State and local health outcome data were not evaluated for this site (see Public Health Implications--Health Outcome Evaluation Section for details).
Each individual living adjacent to the site is concerned with the site's impact on their private well water. Odor complaints have been voiced in the past and there was reportedly an episode of acute toxicity in 1979 involving four children in a home adjacent to the site who were being affected by fumes emanating from barrels on the site. The people are also concerned with the fumes of volatile organic compounds (VOC's) in their water when taking a shower. To our knowledge, there are no known organized community groups that have expressed any site-related health concern. This information was relayed to PADOH by the two Honey Brook Township personnel during the site visit.
The PADOH placed a legal notice in The Daily Record newspaper, Coatesville, Pennsylvania, on August 19, 1991, informing the public regarding the availability of the public health assessment for comment. No comments were received during the 30-day comment period which ended September 20, 1991.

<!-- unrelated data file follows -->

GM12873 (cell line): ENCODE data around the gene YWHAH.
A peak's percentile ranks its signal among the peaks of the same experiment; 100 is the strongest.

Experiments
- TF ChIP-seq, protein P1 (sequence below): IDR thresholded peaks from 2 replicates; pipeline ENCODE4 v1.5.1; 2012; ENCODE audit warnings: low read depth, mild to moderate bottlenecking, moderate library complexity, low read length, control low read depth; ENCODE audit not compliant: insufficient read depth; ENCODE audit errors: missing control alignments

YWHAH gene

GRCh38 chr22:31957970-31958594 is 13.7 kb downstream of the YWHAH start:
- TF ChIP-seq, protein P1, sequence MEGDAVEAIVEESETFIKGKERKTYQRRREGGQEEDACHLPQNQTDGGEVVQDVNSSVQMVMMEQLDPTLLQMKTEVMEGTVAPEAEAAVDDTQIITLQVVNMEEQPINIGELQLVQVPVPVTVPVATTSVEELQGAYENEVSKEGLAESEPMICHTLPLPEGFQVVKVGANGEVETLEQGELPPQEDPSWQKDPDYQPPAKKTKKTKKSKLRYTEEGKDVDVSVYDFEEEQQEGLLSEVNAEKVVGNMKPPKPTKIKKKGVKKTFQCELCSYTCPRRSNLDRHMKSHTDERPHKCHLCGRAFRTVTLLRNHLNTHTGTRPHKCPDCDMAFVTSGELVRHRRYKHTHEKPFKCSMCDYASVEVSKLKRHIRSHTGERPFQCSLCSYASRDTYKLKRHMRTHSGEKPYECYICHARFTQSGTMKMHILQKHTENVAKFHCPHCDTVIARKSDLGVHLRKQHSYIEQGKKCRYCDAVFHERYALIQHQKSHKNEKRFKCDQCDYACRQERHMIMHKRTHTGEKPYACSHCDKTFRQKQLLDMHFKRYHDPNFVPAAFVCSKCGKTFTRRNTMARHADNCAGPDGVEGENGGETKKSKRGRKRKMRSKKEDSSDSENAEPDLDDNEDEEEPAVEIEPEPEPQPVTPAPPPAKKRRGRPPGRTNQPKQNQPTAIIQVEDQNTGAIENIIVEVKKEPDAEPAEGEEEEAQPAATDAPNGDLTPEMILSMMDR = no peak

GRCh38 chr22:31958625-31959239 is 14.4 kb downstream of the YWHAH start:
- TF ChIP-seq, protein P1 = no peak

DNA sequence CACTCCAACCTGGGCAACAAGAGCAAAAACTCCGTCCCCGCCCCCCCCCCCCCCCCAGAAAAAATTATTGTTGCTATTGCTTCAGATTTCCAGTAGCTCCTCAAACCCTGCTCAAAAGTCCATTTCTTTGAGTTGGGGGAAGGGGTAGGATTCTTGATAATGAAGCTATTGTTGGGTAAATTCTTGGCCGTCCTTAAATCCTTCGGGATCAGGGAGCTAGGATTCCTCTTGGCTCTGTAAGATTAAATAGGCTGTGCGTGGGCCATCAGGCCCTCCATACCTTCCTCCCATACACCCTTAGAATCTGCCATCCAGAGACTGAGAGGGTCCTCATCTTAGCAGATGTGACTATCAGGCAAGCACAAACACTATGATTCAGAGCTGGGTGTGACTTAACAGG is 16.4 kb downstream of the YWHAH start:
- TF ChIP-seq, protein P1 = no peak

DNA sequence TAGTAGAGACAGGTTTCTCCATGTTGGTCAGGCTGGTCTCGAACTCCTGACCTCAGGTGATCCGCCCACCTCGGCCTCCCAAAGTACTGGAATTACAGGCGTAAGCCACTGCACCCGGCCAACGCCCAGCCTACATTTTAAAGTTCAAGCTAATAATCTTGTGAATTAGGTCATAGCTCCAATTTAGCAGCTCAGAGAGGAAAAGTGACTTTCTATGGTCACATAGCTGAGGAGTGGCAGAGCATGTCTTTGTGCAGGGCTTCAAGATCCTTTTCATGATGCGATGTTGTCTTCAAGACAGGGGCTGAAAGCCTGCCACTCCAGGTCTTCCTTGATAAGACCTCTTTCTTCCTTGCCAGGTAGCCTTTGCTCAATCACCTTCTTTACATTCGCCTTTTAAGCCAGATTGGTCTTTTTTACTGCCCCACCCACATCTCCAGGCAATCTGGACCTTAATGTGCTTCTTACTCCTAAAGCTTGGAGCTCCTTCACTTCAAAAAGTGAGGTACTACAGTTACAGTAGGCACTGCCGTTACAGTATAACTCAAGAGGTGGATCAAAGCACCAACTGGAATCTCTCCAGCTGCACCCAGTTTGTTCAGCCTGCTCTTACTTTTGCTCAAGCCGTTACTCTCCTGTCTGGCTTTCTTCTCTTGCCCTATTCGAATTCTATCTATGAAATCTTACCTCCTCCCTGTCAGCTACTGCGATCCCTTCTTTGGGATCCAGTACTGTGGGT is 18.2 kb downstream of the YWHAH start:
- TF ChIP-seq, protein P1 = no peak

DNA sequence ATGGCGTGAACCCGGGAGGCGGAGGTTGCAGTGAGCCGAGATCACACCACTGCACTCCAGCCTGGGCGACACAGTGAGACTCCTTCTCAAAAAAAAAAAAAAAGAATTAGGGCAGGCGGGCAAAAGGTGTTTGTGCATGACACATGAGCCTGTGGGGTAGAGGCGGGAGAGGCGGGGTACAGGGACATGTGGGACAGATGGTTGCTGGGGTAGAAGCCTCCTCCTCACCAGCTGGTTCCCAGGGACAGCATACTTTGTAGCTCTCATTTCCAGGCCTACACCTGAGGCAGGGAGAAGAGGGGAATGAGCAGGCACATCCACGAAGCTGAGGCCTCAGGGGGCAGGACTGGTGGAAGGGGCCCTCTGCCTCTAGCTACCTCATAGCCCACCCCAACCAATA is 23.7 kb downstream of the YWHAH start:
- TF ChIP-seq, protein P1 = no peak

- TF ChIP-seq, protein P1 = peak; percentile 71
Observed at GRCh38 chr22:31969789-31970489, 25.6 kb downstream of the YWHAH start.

To identify possible facilities that could contribute to the air, surface water, and soil contamination near the Welsh Road site, ATSDR and PADOH searched the 1987, 1988, and 1989 Toxic Release Inventory (TRI). TRI is developed by the EPA from the chemical release information provided by certain industries. TRI did not contain information on toxic release in Honey Brook or in the zip code in which the site is located.
Sampling on-site has been confined to composite soil (3" to 15"), surface water, surface sediments, and air. No deep subsurface soil or groundwater monitoring wells have been established on-site for this phase of investigation (6), although monitoring wells are found adjacent to the site. The latest data are from the RI samples that were collected in 1987-1988. 1985 data were also reviewed.
The air sampling data did not reveal any elevated levels of contaminants. Chloroform (0.014 mg/m3) and hydrogen chloride (4.1 mg/m3) were detected at the western perimeter of the site only.
Composite soil samples and sediment samples revealed the presence of some site-related chemicals such as polynuclear aromatic hydrocarbons (PAHs), arsenic, cadmium, lead and nickel (see Table 1).
The level of contaminants in the surface water samples on-site did not appear to represent a significant level to be of public health concern.